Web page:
How You Frame The Question Will Change The Answer You Get
Today's observation is not about tangibles but about the nature of perception: in this case, the aversion towards being a passenger on aircraft, invariably described as 'fear of flying'. That description or label of the experience simply assumes that 'fear of flying' means the irrational apprehension of death in an airplane. So it is easy to make those averse to flying seem silly, since they will usually ride in a car without trouble. But is the definition of the fearful flyer accurate? I don't think it is. In fact, it's not the fearful flyer that is simplistic; to the contrary, it's the categorization and dismissal of their experience that is simplistic. I write this as someone that has flown from early childhood and has never been a 'fearful flyer' in the normal sense of the term.
Unlike the statisticians, I respect the fearful flyers. And I could very easily become one of them, if any nightmare scenario should happen to me -- as they happen to passengers all the time. Here's my argument.
In the first place, cars are radically different environments from airplanes. The car I'm in is usually mine; it is driven by me or someone I trust -- and over whom I have some authority; it is a vehicle I've maintained and monitored so that if anything goes wrong, I am bound to notice, but at the same time it is not likely to be a life-threatening malfunction. If the weather gets bad, we can stop the car. If the visibility is poor, we can stop the car. If we want, we can even turn around and cancel the trip. Perhaps most importantly, if the car malfunctions or the road is impassable, we can choose to get out. But an airplane, except in the direst circumstances, is expected to plough on. People have destinations they think they have to get to; and airlines can't have a reputation for unreliability. I may feel that I'd rather turn the plane around than circle Boston for a few hours in a snowstorm, but I am only one passenger, and anyway on an airplane my wishes and judgement mean nothing whatsoever. That is the first problem. In a car of one's own, one has control of the vehicle, and one can exercise judgement about what to do with the vehicle. In an airplane, we are all completely dependent on the diligence and the judgement of others. We are also not free to leave when we've had enough, but must stay in place without knowledge or a guaranteed end to our ordeal, as if we were no better than prisoners. This is a position that I, as a free and mentally competent adult, strive to avoid whenever possible. The 'fear of flying' dismissal considers this to be a non-problem, as if normal adults should of course be content to put their lives, for any number of hours, in the power of complete strangers.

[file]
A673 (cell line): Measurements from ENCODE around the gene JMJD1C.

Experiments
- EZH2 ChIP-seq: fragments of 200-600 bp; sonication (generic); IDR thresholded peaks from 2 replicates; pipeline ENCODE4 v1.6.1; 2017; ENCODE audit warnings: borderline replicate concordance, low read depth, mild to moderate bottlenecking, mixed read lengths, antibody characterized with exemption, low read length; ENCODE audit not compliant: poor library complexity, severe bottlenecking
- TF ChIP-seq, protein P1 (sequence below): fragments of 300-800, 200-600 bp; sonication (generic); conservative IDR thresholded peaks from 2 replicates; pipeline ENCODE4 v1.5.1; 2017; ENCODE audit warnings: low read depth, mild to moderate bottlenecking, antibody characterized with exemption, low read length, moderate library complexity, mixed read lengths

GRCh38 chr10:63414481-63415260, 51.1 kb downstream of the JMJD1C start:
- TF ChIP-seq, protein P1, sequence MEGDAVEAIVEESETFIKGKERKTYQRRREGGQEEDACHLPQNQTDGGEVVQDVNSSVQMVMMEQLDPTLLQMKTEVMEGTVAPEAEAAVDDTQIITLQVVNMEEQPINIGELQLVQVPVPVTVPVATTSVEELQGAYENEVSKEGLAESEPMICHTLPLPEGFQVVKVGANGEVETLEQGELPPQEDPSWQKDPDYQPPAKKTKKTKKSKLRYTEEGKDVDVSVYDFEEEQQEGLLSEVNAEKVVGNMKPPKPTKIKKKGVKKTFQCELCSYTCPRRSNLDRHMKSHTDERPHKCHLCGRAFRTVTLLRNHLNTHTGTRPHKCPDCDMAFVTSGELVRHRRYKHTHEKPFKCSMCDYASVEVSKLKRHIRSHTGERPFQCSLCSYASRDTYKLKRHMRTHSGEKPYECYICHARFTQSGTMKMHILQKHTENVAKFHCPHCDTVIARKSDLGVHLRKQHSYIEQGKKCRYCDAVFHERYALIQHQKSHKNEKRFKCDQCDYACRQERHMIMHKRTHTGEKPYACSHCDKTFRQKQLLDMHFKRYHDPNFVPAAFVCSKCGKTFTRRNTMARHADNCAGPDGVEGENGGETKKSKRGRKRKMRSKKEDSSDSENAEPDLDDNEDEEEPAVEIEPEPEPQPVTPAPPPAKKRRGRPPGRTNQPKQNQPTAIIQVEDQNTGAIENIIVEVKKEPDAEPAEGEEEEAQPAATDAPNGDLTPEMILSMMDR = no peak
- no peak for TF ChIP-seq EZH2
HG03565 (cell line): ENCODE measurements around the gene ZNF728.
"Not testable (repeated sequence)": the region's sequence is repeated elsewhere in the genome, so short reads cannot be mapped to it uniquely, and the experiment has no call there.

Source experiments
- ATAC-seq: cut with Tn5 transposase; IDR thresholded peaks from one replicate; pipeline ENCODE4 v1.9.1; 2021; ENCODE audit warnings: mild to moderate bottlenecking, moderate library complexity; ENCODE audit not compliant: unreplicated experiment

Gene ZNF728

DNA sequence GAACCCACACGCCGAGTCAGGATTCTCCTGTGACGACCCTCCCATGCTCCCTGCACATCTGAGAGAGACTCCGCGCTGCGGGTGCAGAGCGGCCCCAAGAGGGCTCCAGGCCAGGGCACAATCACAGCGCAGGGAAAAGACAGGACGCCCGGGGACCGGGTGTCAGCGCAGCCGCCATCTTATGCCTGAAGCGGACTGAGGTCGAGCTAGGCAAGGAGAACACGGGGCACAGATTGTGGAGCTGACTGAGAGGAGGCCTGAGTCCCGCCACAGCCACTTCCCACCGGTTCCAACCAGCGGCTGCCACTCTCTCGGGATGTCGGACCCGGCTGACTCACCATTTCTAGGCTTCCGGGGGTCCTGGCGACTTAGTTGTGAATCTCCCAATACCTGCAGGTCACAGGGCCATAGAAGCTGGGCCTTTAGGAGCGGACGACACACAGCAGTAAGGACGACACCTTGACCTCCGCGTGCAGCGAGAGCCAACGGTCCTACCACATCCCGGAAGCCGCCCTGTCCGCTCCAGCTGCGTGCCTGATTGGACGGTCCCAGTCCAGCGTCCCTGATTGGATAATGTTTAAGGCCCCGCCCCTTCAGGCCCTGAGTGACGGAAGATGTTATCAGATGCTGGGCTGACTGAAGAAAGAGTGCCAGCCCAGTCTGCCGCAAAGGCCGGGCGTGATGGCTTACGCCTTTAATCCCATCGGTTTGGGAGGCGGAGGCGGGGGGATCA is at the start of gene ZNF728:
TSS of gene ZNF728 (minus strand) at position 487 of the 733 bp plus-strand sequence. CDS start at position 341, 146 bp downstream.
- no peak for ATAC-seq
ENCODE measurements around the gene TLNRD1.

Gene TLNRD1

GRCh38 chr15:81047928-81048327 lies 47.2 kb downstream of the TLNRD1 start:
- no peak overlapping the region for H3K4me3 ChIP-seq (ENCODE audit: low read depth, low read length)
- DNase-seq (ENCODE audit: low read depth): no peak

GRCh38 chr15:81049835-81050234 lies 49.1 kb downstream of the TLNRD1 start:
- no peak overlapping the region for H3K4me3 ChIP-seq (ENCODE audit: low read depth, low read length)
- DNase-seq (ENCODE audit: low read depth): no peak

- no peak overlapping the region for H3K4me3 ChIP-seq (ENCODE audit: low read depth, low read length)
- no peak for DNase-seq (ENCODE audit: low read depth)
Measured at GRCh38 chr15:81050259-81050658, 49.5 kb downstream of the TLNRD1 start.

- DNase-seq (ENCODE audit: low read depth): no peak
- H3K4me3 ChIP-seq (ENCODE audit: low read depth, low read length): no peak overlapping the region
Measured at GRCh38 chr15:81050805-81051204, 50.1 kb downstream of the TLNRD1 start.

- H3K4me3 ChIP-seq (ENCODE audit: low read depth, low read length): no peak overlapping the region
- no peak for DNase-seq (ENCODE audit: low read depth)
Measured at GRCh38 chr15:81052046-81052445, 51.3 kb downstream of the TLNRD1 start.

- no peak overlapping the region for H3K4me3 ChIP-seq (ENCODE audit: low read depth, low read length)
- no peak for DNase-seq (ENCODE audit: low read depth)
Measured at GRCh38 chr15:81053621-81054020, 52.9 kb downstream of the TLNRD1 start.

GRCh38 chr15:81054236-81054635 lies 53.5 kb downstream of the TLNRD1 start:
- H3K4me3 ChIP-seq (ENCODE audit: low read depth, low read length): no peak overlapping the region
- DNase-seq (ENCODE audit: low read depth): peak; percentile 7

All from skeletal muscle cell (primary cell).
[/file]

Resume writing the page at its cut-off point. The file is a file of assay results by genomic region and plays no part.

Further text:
But it's not just about our lives as such: fear of flying is not simply fear of dying. It's the fear of being trapped in a very small, submarine-like space, with completely randomly 'self-selected' strangers, for the better part of a day or more -- as my husband was, when the plane he was on landed, only to sit on the tarmac for seven hours, with no food offered and scarcely anything to drink. That is a psychological trial that few people wish to endure even once, never mind risk a second or third time. When shall we get off the plane? Why won't they let us go? Why are we stuck here? I'm hungry. I need the bathroom and I don't want to use the public cubicle again. I'm feeling claustrophobic. I want fresh air. I'm tired of sitting in this tiny seat. I want to go for a walk. I need a drink. I want to call my wife. I won't get any sleep tonight. I'll miss my appointment and I won't get the job. When am I going to get out of here? Who wants to go through that distressing thought loop for seven hours? It's appalling. But according to the 'fear of flying' gurus, that's just so much babyish nonsense.
The other point about an airplane is that, unlike surface transport -- car, boat, train, donkey -- if god forbid there is an accident, your chances of surviving it are pretty poor. On land or water, you might be a burn victim, you might lose some body parts, and you might have months of gruelling physical therapy, but unless you are very unlucky, you will survive. An airplane crash is not so forgiving. If something goes seriously wrong in an airplane, the only way out is down and the likelihood of walking away from that is very small indeed. Just ask John Denver. Ask John F. Kennedy Jr -- and his passengers. And several members of the band Lynyrd Skynyrd. And Buddy Holly..... I used to pay attention to the water evacuation drill on airplanes, mainly because I was interested in everything to do with the plane and also because I am an uncured sunny optimist. But let's face it: how many of us really expect that if the plane has to make an ocean landing, we'll get out on a lovely floaty slide? There is a reason that Captain Chesley Sullenberger is an uncommon hero indeed.
Lastly, an airplane as an isolated yet public place is an ideal target for terrorist attack -- or even just the sabotage of a crazy person. The world knew this long before the 9/11 massacres, and in particular I recall being dreadfully riveted by the December 1999 hijacking of Indian Airlines Flight 814, which not only was traumatic for all on board but also resulted in a young man's murder (his new bride was on the plane: they were returning home from their honeymoon). If that seven-day hijack wasn't enough to churn your stomach, then nothing is (I had to stop watching the news, since my feeling on their behalf wasn't helping them and it wasn't helping me, either). The fact is that no one can assure you that an airplane, when those doors close behind you with no chance of escape, holds only good, reasonable people and not any other kind.